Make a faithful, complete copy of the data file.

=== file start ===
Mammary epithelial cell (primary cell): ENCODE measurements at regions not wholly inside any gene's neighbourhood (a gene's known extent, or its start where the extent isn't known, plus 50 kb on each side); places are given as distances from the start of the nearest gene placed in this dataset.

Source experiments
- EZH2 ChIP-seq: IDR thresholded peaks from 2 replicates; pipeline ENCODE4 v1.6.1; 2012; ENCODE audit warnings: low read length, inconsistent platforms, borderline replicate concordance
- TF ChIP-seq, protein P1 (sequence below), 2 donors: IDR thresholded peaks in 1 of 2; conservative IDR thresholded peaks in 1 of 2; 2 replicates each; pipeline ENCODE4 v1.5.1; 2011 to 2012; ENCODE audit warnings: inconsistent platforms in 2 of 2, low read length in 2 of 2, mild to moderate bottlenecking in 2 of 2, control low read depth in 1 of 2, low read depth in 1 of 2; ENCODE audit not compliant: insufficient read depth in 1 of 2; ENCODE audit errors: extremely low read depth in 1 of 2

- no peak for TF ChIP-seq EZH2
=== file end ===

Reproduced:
Mammary epithelial cell (primary cell): ENCODE measurements at regions not wholly inside any gene's neighbourhood (a gene's known extent, or its start where the extent isn't known, plus 50 kb on each side); places are given as distances from the start of the nearest gene placed in this dataset.

Source experiments
- EZH2 ChIP-seq: IDR thresholded peaks from 2 replicates; pipeline ENCODE4 v1.6.1; 2012; ENCODE audit warnings: low read length, inconsistent platforms, borderline replicate concordance
- TF ChIP-seq, protein P1 (sequence below), 2 donors: IDR thresholded peaks in 1 of 2; conservative IDR thresholded peaks in 1 of 2; 2 replicates each; pipeline ENCODE4 v1.5.1; 2011 to 2012; ENCODE audit warnings: inconsistent platforms in 2 of 2, low read length in 2 of 2, mild to moderate bottlenecking in 2 of 2, control low read depth in 1 of 2, low read depth in 1 of 2; ENCODE audit not compliant: insufficient read depth in 1 of 2; ENCODE audit errors: extremely low read depth in 1 of 2

- no peak for TF ChIP-seq EZH2